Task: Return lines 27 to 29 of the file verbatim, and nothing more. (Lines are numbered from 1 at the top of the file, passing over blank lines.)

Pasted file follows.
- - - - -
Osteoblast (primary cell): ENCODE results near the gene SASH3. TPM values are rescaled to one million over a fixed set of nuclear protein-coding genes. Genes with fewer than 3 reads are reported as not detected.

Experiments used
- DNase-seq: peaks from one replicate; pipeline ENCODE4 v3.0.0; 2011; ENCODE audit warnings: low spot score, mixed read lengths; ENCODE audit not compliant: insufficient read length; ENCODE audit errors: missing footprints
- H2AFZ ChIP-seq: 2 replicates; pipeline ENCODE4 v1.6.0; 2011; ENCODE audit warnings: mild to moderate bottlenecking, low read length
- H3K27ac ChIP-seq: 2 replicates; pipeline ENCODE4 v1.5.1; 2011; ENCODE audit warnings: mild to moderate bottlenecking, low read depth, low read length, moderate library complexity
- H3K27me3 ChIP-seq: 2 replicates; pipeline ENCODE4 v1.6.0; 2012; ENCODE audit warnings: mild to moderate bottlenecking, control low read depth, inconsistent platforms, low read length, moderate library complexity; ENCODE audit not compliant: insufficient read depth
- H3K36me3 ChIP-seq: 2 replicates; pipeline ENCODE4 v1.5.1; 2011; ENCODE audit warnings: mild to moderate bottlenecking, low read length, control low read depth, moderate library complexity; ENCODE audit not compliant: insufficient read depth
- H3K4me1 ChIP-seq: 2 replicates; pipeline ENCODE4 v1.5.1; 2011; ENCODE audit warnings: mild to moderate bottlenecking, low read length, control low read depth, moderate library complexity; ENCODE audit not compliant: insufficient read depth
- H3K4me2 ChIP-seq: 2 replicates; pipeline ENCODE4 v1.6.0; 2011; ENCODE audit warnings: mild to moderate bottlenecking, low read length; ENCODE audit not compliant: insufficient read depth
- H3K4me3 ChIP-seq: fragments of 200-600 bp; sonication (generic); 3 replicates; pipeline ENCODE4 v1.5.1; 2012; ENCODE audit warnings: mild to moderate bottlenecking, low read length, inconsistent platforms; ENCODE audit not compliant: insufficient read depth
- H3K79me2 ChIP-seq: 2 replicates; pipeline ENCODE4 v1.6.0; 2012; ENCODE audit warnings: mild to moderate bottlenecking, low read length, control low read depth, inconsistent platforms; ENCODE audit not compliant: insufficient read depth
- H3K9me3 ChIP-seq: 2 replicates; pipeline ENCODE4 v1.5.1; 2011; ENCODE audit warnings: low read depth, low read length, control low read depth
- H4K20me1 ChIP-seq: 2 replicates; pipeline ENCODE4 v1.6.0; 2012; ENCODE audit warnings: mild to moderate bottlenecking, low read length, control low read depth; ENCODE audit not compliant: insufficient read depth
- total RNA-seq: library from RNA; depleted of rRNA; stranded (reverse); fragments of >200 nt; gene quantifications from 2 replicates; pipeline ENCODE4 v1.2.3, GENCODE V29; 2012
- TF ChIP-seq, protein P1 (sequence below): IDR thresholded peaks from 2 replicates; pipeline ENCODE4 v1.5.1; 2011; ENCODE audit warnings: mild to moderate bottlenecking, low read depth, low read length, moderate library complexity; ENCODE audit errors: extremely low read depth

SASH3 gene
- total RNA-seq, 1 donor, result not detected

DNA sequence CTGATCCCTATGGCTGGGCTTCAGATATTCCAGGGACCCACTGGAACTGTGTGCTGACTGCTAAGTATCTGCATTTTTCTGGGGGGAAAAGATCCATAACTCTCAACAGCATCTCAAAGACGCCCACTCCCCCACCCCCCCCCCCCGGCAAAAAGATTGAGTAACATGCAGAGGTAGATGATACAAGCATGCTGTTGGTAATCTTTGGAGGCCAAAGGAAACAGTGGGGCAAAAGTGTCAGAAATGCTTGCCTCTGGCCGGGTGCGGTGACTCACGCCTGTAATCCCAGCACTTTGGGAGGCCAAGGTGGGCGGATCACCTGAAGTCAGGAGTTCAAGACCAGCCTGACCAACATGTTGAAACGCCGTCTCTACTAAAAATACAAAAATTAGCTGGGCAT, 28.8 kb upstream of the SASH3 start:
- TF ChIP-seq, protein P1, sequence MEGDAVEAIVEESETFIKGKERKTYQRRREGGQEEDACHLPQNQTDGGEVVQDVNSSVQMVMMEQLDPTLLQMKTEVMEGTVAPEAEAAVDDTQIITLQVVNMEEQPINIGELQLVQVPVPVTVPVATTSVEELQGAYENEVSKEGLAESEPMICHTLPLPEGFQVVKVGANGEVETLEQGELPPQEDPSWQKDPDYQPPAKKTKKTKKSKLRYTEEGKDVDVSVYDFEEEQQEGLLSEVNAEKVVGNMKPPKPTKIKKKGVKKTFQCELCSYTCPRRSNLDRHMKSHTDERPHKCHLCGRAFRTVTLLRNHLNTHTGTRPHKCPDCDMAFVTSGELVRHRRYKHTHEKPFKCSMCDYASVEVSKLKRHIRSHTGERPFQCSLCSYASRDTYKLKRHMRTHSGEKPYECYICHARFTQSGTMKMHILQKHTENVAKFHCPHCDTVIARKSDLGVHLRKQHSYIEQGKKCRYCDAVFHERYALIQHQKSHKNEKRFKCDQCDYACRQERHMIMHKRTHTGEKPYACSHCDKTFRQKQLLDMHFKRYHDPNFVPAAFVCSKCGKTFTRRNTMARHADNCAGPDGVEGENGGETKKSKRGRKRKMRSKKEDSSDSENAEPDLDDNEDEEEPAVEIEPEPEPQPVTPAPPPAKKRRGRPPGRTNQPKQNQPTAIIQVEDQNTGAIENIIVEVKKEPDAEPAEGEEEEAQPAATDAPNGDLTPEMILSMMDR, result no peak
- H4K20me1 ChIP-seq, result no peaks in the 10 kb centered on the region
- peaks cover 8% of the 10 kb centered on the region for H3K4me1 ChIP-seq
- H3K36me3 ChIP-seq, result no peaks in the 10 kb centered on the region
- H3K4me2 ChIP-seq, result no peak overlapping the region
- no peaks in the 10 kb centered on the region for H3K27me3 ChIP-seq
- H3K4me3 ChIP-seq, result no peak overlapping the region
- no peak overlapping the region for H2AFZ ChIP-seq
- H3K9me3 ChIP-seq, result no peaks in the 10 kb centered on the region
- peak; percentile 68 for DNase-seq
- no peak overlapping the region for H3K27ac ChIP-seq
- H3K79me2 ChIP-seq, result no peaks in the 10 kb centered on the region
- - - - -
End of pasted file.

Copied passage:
- H3K9me3 ChIP-seq, result no peaks in the 10 kb centered on the region
- peak; percentile 68 for DNase-seq
- no peak overlapping the region for H3K27ac ChIP-seq